Then there’s the fact that waste is a human invention. It is the result of the way we design and make things. Waste does not exist in nature. In their paradigm-shifting book Cradle to Cradle, Bill McDonough and Michael Braungart write, “Nature operates according to a system of nutrients and metabolisms in which there is no such thing as waste.”
If the first rule of sustainability is to live in accord with the laws of nature, then to live sustainably the concept of waste needs to go away.
At least as early as 1992, McDonough and his colleagues declared as much. They wrote The Hannover Principles: Design for Sustainability, prepared for EXPO 2000, The World’s Fair in Hannover, Germany. Hannover Principle 6 (of 9): “Eliminate the concept of waste. Evaluate and optimize the full life-cycle of products and processes, to approach the state of natural systems, in which there is no waste.”
ISWA agrees. The ISWA white paper concludes that “Potential savings from eliminating waste and minimizing waste is far greater than managing waste after it has been created.” The first sentence of the organization’s vision statement is “ISWA’s vision is an Earth where no waste exists.”
Is it really possible to achieve this, to be industrious and productive and prosperous without generating waste and doing so much other damage to the Earth? It’s a heavy cultural and political lift and we won’t get there overnight. But we can do it, and ultimately we have no choice.
McDonough and Braungart are confident it’s possible, and are proving it. In 2005, their company, MBDC, created The Cradle to Cradle Design Framework, “a design framework inspired by nature, in which products are created according to the principles of an ideal circular economy.” Companies began using this framework to design and manufacture products according to nature’s principles.
In 2010, McDonough and Braungart established the Cradle to Cradle Products Innovation Institute, “…a global non-profit dedicated to transforming the safety, health, and sustainability of products through the Cradle to Cradle Certified Product Standard.” The Institute manages the Cradle to Cradle certification program. Check out Cradle to Cradle certified products.
The Introduction in Cradle to Cradle concludes with a vision of what the world can look like when we use nature-based design principles to create things, and contrasts the impact of one industrious species that operates according to nature’s design principles with human industriousness as practiced so far:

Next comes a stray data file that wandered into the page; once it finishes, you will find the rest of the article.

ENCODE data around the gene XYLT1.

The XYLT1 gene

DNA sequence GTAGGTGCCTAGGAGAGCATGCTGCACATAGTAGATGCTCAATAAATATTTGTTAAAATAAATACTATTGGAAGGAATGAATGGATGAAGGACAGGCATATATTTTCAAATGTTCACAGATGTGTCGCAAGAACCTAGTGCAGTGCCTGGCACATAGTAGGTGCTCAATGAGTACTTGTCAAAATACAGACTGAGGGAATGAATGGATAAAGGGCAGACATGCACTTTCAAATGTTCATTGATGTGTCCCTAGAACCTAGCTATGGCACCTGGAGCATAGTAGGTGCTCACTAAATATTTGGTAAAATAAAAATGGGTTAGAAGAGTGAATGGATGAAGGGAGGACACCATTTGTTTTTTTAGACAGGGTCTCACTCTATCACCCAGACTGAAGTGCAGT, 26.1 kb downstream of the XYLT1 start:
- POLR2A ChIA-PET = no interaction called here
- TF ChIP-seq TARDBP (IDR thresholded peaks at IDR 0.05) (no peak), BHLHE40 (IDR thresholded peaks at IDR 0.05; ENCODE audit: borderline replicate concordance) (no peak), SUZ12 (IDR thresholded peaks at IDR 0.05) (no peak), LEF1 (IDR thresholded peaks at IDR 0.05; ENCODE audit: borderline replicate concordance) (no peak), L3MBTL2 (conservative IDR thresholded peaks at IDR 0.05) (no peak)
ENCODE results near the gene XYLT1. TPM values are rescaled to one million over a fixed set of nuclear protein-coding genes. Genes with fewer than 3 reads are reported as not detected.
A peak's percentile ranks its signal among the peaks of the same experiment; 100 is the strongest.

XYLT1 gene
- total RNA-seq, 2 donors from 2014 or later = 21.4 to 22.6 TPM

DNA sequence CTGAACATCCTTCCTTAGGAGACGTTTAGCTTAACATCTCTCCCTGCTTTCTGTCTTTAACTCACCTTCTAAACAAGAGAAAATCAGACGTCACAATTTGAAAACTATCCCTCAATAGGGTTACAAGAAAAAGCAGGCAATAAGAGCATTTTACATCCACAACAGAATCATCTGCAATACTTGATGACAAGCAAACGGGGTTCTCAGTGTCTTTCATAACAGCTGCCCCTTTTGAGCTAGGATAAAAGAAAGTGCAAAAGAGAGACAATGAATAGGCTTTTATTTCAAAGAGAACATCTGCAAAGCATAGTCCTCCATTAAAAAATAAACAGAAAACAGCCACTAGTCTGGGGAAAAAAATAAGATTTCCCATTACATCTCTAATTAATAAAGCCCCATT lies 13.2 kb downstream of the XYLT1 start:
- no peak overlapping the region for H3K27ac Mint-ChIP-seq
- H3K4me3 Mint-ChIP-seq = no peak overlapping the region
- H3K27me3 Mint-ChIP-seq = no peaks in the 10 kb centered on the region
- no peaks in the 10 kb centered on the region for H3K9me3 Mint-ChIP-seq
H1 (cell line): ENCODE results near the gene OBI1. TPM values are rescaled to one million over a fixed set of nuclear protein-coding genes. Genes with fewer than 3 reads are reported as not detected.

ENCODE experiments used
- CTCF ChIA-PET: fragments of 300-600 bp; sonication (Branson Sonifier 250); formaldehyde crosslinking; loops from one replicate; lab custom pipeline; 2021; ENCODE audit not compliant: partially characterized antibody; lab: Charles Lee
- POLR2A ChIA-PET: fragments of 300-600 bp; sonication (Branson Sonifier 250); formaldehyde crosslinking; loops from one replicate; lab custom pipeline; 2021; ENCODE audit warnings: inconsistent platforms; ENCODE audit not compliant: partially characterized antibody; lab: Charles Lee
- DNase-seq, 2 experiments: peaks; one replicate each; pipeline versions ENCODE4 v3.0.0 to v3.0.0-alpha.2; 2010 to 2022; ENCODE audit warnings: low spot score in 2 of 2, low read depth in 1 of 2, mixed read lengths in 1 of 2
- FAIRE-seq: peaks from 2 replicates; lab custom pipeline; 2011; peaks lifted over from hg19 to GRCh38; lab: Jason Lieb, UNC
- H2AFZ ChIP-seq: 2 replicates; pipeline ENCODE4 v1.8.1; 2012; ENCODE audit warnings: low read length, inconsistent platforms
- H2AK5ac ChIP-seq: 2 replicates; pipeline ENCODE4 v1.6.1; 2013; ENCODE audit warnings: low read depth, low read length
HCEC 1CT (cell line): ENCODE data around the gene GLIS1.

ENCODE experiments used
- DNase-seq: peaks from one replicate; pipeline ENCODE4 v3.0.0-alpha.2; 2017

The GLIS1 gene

We see a world of abundance, not limits. In the midst of a great deal of talk about reducing the human ecological footprint, we offer a different vision. What if humans designed products and systems that celebrate an abundance of human creativity, culture, and productivity? That are so intelligent and safe, our species leaves an ecological footprint to delight in, not lament?
Consider this: all the ants on the planet, taken together, have a biomass greater than that of humans. Ants have been incredibly industrious for millions of years. Yet their productiveness nourishes plants, animals, and soil. Human industry has been in full swing for little over a century, yet it has brought about a decline in almost every ecosystem on the planet. Nature doesn’t have a design problem. People do.
Here is one small example of what a change in design thinking could accomplish. What if we took to scale something that has been practiced for generations? Composting.
What if we managed organic materials as an invaluable nutrient source as nature does and stopped sending food, paper, cardboard, tree and yard waste to landfills? What if, to start, at home we each keep paper and cardboard out of landfills by recycling, minimize food and yard waste and find ways to compost what remains, and then join together to demand that policymakers take this practice to scale in our communities?
Taking composting to scale brings significant benefits: To the extent we eliminate organics from landfills, to that extent we eliminate methane production from landfills. We create an all-natural soil enrichment for gardens and farms. With naturally replenished soils we reduce the need for expensive and problematic chemical fertilizers.
Albert Einstein observed that “A clever man solves a problem, a wise man avoids it.” Surely humans are wise enough to make the concept of waste go away and avoid its problems altogether.